Where the Candidates Stand on International Politics
When the Soviet Union collapsed in the early 1990's bringing the Cold War to and end, there was a lot of celebrating and flag-waving. But some very sensible throats in the back gave a nervous gulp. Because the inevitable aftermath of this was that the United States was left as the only standing Superpower. And with great power comes great responsibility. and a target pinned to your back. Since then, as a nation we've taken stances ranging from well-intentioned busybody to pillaging pirate, without a great deal of minding our own business.
Of the 1.4 million active U. military personnel, over 369,000 are deployed outside of United States soil in over 40 countries. Of course, that's counting Afghanistan and Iraq, the two main countries we have a conflict in, as well as several peace-keeping actions.
Also not counting little visits where we're just dropping by for tea. With all of these muddy footprints we're leaving around the globe, American foreign policy is a more delicate matter than ever before. Our next President has no time to learn on-the-job; they will be handed at least two combat zones, and be expected to do something with them. Of the leading Presidential candidates, Hillary Clinton probably has the most international sense. Her extensive experience as First Lady and her years in the Senate have given her an upper hand in handling foreign matters as deftly as she can handle domestic ones. If America's vital national interests are threatened, she says she will not hesitate to use force. She favors a diplomacy-first stance, however. She wraps up her whole approach to diplomacy with a statement, "America must be guided by a preference for multilateralism, with unilateralism as an option when absolutely necessary.” In other words, she's playing it safe. Playing it safe might seem boring to some, but after eight years of "shock and awe", most of us are ready to settle down with a safety-player.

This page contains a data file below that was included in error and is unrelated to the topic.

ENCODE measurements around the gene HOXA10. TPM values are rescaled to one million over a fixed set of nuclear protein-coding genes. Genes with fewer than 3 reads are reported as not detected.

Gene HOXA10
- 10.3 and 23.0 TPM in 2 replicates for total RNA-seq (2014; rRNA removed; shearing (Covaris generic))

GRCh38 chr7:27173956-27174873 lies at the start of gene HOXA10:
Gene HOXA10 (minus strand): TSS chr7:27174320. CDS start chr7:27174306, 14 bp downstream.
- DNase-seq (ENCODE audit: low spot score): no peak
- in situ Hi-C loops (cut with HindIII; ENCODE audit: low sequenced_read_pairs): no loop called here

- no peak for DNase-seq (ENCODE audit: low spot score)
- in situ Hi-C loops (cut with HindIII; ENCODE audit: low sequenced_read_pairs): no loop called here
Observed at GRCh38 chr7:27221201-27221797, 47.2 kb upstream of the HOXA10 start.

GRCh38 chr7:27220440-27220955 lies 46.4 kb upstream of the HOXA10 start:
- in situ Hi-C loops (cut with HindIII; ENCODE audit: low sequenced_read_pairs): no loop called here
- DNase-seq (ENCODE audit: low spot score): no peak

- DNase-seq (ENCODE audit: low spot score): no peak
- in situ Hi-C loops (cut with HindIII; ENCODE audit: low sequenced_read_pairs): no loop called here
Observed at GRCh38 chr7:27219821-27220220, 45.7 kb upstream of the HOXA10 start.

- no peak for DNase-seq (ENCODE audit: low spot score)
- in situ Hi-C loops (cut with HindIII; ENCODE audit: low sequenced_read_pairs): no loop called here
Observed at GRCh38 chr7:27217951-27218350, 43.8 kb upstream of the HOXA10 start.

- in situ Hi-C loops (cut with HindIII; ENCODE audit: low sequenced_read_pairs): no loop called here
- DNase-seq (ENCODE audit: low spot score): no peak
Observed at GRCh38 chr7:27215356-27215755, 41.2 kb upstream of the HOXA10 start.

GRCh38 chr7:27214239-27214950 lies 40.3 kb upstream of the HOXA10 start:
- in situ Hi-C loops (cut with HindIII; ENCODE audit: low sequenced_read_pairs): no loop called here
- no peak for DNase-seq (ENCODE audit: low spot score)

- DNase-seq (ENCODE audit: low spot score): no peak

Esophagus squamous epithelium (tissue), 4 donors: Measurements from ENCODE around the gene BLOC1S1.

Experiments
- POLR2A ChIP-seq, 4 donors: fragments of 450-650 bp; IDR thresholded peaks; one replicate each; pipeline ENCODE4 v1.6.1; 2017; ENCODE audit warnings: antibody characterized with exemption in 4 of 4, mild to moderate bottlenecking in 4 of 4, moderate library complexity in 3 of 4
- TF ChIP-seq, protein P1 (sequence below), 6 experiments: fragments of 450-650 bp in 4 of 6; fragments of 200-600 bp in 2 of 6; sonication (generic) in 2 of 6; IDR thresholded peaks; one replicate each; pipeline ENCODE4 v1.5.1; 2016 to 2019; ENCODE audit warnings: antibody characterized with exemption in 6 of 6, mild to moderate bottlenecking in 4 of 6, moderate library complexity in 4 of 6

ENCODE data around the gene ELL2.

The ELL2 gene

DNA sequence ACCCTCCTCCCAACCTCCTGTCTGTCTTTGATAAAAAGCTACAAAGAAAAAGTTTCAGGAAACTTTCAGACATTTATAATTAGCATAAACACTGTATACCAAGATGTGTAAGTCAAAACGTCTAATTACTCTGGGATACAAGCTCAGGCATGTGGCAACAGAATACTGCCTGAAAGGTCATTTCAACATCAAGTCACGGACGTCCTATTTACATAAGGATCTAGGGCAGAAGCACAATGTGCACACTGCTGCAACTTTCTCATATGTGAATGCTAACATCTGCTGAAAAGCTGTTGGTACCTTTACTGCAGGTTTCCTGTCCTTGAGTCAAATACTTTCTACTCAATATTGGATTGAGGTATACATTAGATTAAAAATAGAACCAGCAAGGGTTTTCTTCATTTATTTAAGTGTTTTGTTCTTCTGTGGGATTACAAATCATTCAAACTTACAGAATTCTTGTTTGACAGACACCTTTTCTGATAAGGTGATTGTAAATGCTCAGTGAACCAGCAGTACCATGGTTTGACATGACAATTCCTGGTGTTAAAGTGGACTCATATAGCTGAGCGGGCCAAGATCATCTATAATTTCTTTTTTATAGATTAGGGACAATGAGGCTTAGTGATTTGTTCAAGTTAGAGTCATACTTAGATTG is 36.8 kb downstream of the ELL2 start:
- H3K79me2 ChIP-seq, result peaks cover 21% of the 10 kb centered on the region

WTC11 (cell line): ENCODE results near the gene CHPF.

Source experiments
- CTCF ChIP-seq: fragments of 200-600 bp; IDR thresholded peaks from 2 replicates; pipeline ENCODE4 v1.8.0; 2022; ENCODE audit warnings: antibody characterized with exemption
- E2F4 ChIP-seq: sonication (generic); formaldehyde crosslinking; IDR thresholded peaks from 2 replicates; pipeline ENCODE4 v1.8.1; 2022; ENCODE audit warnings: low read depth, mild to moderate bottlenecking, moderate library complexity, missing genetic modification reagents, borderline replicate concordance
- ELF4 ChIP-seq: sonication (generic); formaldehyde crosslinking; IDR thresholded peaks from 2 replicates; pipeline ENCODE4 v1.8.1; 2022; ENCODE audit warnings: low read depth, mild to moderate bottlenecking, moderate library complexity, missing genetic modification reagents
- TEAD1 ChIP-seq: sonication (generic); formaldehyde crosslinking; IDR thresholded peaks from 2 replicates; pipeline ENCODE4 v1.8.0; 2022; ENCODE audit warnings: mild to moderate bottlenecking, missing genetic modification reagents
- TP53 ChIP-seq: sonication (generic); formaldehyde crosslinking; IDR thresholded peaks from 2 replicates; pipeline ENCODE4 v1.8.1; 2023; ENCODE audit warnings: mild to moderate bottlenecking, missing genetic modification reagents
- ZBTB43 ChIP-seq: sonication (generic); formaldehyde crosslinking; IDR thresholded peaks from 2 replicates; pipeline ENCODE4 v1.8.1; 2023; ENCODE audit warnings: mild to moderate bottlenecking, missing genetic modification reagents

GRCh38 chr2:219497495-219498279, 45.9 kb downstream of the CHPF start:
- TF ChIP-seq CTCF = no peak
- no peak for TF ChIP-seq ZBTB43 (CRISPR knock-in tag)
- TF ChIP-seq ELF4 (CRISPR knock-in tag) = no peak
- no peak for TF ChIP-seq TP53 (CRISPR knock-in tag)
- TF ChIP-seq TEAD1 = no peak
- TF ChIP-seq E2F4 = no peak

We can only punish the world for 9/11 for so long. The main candidate on the Republican side is Rudy Giuliani, and he is the polar opposite. He states clearly that "We are all members of the 9/11 generation." He says that civilization itself is under attack. He has even said that America can win in Iraq, as it would have won in Vietnam had the power base not lost its collective nerve. He has stuck to being a complete hawk candidate all the way, and will essentially be the new George Bush as far as foreign policy goes. Mitt Romney scores on a different card. Ever the efficient businessman with his eye on the bottom line, Romney has said that he would re-organize the agencies that conduct foreign policy to make them more effective and less costly. Well, yes, with the country deeply in debt and still shoveling money all over the globe, maybe we could put that foreign affairs budget on a diet. However, Romney is still hawkish on military actions, so no wimpy Iraq pull-back or stepping down in Cuba for him.
Back to the Democrats, Barack Obama is a deep thinker who has the advantage of being a racial mix as well as an international upbringing; it's hard to see him visiting a country and not blending in. Obama is all over the place when answering questions about foreign policy: yes here, no there, maybe over there. Of course, he is thinking about countries on a case by case basis, rather than mushing all countries outside the United States into a faceless "them", as many candidates - and voters for that matter - tend to do. Turning once again to the Republicans, we have John McCain. McCain is moderately hawkish. With his impressive military background, he has a view of war and knows the realities of decision-making that few of the other candidates can fathom, let alone match. He would not pull out immediately from Iraq, but there is no doubt that if anybody can come in with an exit strategy, he can. On other matters, he is slower to answer; he has more years as a soldier than as a diplomat. As for the rest of the candidates, we can draw a lot from the polls. Only Huckabee, Hunter, and Tancredo are in favor of Guantanamo.
Hunter and Tancredo join Giuliani and Romney in being pro-torture. Only Gravel, Kucinich, and Richardson oppose building a border fence. Only Gravel and Kucinich would not consider military action against Iran, while Obama ponders with a mixed opinion. Candidates fall nearly along party lines regarding Iraq. PPPPP word count 763 .